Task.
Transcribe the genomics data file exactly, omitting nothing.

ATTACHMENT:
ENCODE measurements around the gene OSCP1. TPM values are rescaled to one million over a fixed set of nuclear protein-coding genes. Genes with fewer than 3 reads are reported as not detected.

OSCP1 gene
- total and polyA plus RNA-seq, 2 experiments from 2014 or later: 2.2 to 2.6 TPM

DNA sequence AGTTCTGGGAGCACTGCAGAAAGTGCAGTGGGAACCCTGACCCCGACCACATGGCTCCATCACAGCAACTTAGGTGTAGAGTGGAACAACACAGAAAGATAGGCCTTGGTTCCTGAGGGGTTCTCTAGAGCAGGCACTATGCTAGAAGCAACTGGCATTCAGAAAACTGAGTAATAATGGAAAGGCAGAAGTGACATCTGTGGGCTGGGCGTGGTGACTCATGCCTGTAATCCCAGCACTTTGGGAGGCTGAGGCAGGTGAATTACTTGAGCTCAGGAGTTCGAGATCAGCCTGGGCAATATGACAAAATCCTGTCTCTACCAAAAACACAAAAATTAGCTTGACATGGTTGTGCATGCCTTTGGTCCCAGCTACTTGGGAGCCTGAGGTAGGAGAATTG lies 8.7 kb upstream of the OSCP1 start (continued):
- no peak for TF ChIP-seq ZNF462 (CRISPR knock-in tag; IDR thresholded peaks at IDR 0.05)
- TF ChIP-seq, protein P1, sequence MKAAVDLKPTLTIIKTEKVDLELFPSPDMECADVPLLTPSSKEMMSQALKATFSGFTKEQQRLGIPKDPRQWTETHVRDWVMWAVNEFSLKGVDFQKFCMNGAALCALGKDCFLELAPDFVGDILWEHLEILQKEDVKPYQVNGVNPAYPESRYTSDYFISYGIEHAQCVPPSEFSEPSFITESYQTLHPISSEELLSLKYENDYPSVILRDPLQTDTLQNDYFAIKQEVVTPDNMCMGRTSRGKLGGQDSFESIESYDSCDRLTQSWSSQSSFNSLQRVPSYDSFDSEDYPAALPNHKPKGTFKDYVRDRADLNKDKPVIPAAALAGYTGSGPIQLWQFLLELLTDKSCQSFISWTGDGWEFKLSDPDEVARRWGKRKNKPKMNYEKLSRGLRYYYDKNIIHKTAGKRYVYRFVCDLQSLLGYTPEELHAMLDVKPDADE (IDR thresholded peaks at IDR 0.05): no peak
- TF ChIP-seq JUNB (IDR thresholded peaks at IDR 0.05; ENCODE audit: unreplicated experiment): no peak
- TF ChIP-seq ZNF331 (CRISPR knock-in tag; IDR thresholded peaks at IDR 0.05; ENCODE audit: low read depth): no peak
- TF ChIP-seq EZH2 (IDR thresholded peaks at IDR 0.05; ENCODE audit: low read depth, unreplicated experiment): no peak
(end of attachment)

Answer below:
ENCODE measurements around the gene OSCP1. TPM values are rescaled to one million over a fixed set of nuclear protein-coding genes. Genes with fewer than 3 reads are reported as not detected.

OSCP1 gene
- total and polyA plus RNA-seq, 2 experiments from 2014 or later: 2.2 to 2.6 TPM

DNA sequence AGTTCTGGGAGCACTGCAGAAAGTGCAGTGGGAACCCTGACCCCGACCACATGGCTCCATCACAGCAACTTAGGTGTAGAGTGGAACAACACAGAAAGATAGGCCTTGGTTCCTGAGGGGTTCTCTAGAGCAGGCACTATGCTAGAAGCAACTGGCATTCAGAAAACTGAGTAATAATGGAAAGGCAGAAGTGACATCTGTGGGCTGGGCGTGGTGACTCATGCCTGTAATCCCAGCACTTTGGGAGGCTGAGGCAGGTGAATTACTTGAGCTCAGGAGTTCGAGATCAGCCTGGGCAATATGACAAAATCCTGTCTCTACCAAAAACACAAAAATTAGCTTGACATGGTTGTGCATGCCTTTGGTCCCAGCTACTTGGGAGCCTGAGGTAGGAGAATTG lies 8.7 kb upstream of the OSCP1 start (continued):
- no peak for TF ChIP-seq ZNF462 (CRISPR knock-in tag; IDR thresholded peaks at IDR 0.05)
- TF ChIP-seq, protein P1, sequence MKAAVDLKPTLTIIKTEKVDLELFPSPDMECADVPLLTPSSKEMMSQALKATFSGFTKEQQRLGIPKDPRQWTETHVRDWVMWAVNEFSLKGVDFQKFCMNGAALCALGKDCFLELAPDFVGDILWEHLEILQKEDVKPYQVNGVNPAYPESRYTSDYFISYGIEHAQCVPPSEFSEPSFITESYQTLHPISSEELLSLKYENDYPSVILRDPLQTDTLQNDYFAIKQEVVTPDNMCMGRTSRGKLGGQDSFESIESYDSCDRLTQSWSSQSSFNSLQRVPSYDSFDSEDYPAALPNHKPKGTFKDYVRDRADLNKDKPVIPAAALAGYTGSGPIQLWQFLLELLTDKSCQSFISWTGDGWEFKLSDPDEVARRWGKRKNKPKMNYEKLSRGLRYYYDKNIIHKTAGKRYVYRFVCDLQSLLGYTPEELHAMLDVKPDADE (IDR thresholded peaks at IDR 0.05): no peak
- TF ChIP-seq JUNB (IDR thresholded peaks at IDR 0.05; ENCODE audit: unreplicated experiment): no peak
- TF ChIP-seq ZNF331 (CRISPR knock-in tag; IDR thresholded peaks at IDR 0.05; ENCODE audit: low read depth): no peak
- TF ChIP-seq EZH2 (IDR thresholded peaks at IDR 0.05; ENCODE audit: low read depth, unreplicated experiment): no peak